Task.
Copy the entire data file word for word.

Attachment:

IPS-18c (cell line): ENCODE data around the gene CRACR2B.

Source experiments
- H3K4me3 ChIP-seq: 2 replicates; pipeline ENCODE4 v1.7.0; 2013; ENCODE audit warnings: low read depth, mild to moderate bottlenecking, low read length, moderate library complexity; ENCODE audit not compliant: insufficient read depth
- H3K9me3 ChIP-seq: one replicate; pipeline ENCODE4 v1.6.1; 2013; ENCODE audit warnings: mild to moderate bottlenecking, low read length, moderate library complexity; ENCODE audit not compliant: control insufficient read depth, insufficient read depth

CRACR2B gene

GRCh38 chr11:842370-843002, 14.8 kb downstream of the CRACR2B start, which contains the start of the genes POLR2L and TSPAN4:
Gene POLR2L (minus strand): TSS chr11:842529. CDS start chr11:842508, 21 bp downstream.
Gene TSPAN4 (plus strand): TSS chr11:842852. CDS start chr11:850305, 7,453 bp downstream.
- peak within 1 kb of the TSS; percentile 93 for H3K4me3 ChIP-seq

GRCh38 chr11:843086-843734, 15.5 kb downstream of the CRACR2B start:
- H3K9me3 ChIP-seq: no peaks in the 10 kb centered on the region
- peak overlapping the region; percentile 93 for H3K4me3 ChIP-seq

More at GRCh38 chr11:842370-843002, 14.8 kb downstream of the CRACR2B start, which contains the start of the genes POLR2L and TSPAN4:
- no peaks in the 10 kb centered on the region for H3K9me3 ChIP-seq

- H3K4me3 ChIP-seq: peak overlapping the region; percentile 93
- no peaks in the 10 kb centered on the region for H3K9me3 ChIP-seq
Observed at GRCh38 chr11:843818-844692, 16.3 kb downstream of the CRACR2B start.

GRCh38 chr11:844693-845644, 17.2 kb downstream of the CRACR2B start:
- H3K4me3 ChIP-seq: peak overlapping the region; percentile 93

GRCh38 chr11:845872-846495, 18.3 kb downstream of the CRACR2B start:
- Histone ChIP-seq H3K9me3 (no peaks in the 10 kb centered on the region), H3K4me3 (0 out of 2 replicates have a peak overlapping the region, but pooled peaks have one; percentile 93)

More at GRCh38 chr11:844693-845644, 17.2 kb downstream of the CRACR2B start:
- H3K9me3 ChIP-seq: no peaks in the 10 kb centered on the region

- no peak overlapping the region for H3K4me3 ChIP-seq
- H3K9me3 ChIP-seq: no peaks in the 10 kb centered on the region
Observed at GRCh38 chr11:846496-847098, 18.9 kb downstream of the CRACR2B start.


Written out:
IPS-18c (cell line): ENCODE data around the gene CRACR2B.

Source experiments
- H3K4me3 ChIP-seq: 2 replicates; pipeline ENCODE4 v1.7.0; 2013; ENCODE audit warnings: low read depth, mild to moderate bottlenecking, low read length, moderate library complexity; ENCODE audit not compliant: insufficient read depth
- H3K9me3 ChIP-seq: one replicate; pipeline ENCODE4 v1.6.1; 2013; ENCODE audit warnings: mild to moderate bottlenecking, low read length, moderate library complexity; ENCODE audit not compliant: control insufficient read depth, insufficient read depth

CRACR2B gene

GRCh38 chr11:842370-843002, 14.8 kb downstream of the CRACR2B start, which contains the start of the genes POLR2L and TSPAN4:
Gene POLR2L (minus strand): TSS chr11:842529. CDS start chr11:842508, 21 bp downstream.
Gene TSPAN4 (plus strand): TSS chr11:842852. CDS start chr11:850305, 7,453 bp downstream.
- peak within 1 kb of the TSS; percentile 93 for H3K4me3 ChIP-seq

GRCh38 chr11:843086-843734, 15.5 kb downstream of the CRACR2B start:
- H3K9me3 ChIP-seq: no peaks in the 10 kb centered on the region
- peak overlapping the region; percentile 93 for H3K4me3 ChIP-seq

More at GRCh38 chr11:842370-843002, 14.8 kb downstream of the CRACR2B start, which contains the start of the genes POLR2L and TSPAN4:
- no peaks in the 10 kb centered on the region for H3K9me3 ChIP-seq

- H3K4me3 ChIP-seq: peak overlapping the region; percentile 93
- no peaks in the 10 kb centered on the region for H3K9me3 ChIP-seq
Observed at GRCh38 chr11:843818-844692, 16.3 kb downstream of the CRACR2B start.

GRCh38 chr11:844693-845644, 17.2 kb downstream of the CRACR2B start:
- H3K4me3 ChIP-seq: peak overlapping the region; percentile 93

GRCh38 chr11:845872-846495, 18.3 kb downstream of the CRACR2B start:
- Histone ChIP-seq H3K9me3 (no peaks in the 10 kb centered on the region), H3K4me3 (0 out of 2 replicates have a peak overlapping the region, but pooled peaks have one; percentile 93)

More at GRCh38 chr11:844693-845644, 17.2 kb downstream of the CRACR2B start:
- H3K9me3 ChIP-seq: no peaks in the 10 kb centered on the region

- no peak overlapping the region for H3K4me3 ChIP-seq
- H3K9me3 ChIP-seq: no peaks in the 10 kb centered on the region
Observed at GRCh38 chr11:846496-847098, 18.9 kb downstream of the CRACR2B start.